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Q: How to get a first novel published ( Answered,   2 Comments )
Subject: How to get a first novel published
Category: Miscellaneous
Asked by: lancasterad-ga
List Price: $25.00
Posted: 08 Jun 2005 13:14 PDT
Expires: 08 Jul 2005 13:14 PDT
Question ID: 531032
I have written a good novel which was a top 20 pick in a field of over
300 books in a recent contest. I have even been rejected by two
publishers. However, progress is slow and I wonder if there is a
quicker, better way to get my book noticed.  I need a publisher but
few accept unsolicited manuscripts. What is the best way to get a book
published these days (please note: I do not one to self publish).
Subject: Re: How to get a first novel published
Answered By: hummer-ga on 09 Jun 2005 07:44 PDT
Hi lancasterad,

"What is the best way to get a book published these days"

"Find a good agent."

Following are some websites with good sound advice for finding a
literary agent to help you get your book published. I've copied and
pasted relevant sections but please click on the links to read full
details and find more links.

ABCs of Publishing: About Agents 
"While there's no Golden Rule to "Being Published"; it appears the
only way to get your foot in the door is to have a respected literary
agent hold it open. (I can't count the number of times my toes, and my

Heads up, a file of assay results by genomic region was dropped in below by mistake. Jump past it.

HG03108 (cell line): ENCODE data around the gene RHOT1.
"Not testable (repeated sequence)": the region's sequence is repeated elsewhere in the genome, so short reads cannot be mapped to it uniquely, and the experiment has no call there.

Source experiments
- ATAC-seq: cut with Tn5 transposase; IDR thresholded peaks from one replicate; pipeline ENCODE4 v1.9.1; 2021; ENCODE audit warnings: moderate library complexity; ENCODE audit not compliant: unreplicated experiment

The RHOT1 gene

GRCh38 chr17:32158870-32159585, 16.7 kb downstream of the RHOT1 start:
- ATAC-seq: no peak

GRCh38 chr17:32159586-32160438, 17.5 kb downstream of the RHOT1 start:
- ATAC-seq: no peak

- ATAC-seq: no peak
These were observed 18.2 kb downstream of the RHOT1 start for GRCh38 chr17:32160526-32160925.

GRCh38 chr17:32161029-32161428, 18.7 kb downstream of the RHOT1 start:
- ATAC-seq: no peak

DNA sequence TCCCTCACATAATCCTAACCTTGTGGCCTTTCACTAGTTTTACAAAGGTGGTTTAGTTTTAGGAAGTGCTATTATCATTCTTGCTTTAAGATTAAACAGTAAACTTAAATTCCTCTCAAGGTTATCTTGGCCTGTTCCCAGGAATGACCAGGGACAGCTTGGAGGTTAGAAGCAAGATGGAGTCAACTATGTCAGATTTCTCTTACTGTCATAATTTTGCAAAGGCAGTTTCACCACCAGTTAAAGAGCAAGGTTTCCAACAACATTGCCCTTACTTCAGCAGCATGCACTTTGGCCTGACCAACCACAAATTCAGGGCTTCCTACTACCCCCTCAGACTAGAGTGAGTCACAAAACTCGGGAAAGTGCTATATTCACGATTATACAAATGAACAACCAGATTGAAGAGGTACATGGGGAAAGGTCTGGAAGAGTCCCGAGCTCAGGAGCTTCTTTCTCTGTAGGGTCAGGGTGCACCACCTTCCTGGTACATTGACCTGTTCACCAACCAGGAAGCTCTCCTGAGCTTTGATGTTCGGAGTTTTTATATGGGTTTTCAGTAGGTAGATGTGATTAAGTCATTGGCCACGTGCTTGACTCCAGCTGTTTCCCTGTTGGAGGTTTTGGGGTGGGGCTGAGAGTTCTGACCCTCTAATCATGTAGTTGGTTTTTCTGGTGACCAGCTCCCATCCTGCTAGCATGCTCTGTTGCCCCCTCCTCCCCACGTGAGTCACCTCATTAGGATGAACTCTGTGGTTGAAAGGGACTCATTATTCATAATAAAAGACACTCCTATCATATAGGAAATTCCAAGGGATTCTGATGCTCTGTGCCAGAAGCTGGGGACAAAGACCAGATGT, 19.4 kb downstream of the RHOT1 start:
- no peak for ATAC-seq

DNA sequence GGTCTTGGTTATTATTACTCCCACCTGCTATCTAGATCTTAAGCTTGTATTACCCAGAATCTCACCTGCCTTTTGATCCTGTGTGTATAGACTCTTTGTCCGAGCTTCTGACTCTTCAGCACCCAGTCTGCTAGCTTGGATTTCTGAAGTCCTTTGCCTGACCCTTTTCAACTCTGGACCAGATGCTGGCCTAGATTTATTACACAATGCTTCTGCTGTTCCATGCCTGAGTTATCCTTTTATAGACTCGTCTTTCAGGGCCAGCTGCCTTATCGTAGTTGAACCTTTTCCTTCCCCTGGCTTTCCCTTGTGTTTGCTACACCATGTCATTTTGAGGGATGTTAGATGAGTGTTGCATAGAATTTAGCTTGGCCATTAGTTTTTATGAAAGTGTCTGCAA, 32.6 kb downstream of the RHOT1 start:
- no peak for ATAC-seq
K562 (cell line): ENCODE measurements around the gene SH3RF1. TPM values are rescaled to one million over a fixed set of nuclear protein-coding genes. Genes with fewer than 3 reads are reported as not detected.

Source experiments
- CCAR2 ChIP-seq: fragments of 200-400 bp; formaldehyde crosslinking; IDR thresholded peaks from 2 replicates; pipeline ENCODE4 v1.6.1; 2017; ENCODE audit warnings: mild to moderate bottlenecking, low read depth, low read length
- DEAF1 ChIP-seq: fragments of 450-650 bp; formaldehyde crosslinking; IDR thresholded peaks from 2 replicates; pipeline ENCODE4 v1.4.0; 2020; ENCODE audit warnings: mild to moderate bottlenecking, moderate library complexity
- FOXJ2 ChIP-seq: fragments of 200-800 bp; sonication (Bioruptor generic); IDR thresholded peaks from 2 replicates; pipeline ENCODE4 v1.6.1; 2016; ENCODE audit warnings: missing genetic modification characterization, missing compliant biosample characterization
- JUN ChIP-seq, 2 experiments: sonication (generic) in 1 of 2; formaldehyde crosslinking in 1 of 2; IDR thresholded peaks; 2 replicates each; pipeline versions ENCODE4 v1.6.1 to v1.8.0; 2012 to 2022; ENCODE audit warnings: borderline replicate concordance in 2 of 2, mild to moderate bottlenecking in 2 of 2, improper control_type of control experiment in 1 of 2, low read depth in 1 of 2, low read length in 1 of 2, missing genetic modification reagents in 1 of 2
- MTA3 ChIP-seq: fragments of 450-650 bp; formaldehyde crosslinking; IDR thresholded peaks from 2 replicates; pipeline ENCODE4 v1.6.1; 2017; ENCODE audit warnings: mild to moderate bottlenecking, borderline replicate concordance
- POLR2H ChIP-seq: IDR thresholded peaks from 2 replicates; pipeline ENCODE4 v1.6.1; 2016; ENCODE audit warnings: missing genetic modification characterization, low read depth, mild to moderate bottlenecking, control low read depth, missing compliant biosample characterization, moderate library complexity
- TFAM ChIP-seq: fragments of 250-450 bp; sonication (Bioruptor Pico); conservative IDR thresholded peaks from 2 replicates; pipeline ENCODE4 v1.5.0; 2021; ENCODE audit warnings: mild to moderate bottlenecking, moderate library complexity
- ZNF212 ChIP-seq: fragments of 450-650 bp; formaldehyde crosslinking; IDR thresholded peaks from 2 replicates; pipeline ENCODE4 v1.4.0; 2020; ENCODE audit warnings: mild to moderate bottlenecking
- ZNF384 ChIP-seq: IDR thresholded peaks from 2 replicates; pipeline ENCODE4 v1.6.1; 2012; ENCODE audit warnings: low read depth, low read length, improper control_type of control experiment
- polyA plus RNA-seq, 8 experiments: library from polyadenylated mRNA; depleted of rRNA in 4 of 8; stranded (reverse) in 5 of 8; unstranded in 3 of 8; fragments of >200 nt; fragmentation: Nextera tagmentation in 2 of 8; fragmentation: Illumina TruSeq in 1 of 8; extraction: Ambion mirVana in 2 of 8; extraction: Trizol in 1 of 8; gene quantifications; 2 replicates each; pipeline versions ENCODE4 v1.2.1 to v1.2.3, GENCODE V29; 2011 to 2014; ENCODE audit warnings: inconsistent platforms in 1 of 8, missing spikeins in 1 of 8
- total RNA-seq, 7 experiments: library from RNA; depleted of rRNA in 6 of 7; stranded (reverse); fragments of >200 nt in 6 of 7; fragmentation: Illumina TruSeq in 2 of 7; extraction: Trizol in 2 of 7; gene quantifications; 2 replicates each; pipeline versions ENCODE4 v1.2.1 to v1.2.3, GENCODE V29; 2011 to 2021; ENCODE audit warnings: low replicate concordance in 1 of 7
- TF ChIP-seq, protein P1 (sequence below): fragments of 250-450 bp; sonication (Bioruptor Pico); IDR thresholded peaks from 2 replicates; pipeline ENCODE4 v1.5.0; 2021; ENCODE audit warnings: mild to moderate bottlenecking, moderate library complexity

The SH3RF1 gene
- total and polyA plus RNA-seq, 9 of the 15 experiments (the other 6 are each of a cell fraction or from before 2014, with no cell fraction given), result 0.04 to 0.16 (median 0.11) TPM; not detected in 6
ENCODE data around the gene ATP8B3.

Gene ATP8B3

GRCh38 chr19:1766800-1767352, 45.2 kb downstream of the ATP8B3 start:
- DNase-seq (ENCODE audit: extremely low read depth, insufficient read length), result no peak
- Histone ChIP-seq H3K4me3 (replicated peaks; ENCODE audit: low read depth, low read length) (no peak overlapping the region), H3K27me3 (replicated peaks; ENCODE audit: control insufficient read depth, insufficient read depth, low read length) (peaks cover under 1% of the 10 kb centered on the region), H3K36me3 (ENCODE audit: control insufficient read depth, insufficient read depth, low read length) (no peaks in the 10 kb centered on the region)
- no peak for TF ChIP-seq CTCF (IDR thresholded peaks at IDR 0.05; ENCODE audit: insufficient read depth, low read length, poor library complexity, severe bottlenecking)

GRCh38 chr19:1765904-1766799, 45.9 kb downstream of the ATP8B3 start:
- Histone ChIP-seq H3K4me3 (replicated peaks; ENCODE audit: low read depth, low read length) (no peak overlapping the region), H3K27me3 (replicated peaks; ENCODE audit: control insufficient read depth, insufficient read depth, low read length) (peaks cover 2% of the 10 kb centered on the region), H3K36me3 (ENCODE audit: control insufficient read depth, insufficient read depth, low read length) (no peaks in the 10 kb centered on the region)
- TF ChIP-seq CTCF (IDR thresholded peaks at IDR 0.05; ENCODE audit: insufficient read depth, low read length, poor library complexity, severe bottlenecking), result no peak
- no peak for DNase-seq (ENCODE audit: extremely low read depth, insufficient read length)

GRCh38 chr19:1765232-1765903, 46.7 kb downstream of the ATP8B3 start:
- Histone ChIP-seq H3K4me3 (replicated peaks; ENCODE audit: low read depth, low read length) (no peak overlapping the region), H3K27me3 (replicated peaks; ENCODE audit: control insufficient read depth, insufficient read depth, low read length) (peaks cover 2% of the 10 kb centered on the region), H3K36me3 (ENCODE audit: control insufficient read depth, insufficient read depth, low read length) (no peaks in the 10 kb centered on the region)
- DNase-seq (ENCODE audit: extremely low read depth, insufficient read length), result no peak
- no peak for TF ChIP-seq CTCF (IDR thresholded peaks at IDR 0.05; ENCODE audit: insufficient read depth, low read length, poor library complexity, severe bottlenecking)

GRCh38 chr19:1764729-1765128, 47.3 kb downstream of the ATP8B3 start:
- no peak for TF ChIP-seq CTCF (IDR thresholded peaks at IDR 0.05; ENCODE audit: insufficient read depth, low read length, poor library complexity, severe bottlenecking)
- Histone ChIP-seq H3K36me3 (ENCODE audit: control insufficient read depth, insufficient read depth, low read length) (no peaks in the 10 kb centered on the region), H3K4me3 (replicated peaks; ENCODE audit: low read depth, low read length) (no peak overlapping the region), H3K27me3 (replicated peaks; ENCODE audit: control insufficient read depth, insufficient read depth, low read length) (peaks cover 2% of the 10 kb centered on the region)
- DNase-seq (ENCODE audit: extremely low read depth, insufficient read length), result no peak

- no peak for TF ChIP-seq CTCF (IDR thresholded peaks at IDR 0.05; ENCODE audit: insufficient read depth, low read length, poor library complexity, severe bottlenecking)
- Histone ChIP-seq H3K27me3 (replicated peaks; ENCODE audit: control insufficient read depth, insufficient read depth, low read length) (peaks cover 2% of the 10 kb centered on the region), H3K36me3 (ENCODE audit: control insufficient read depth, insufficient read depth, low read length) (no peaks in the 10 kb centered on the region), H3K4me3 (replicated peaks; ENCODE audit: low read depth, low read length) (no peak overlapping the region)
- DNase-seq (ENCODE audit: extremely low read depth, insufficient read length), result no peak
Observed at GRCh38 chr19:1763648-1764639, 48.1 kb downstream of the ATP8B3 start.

ego, have been smashed.) Most of the large NY publishing houses don't
accept unagented queries, and those that do will assign assistant
editors to muck through the slush pile. A good literary agent has
spent years in the publishing business, building relationships with
editors, studying the market, knowing what editors are looking for and
which publishers specialize in specific markets or genres. They will
be your guide and your advocate to the publishing world."...
"Do you still wonder whether or not you need an agent? I guess the
question to you would be: "Do you want to be a writer, or do you want
to be an agent?" Lisle offers the final bit of advice on the subject:
'Good agents do much more than find homes for manuscripts. If he (or
she) did nothing more for you than remove bad clauses from contracts,
the agent would be worth his ten or fifteen percent.'"


Hunting for a Literary Agent: Which to Keep and Which to Shoot
   1. What is an agent and why do I need one?
"An agent is a writer's business representative. His job is to market
your book, negotiate a deal with the publisher, keep track of rights
sold, and generally handle the business end of things so that the
author can concentrate on writing...."
            - A good agent knows what editors are looking for.
            - Many publishers don't accept unagented submissions.
   2. When do I need an agent?
   3. How are agents paid?
   4. Where to I find information about agents?
   5. How do I choose an agent?
   6. How do I contact an agent?
   7. How do I create an outline and sample chapters?
   8. What happens if I don't get an agent?

The Safest Way to Search for an Agent
     1. Begin with a couple of good market guides.
     2. Use the information in the guides to make a list of agents who
are appropriate for your work.
     3. Expand your list by picking books you think resemble yours,
and finding out who agents them.
     4. Obtain the membership roster of the Association of Authors'
Representatives (US) or the Association of Authors' Agents (UK).
     5. Place a question mark beside any agent who isn't a member.
     6. For agents with a question mark, do any or all of the following:
        * E-mail me... I'll go through Writer Beware's complaint
archives, and let you know what I find.
        * Check the agent listings at Preditors & Editors....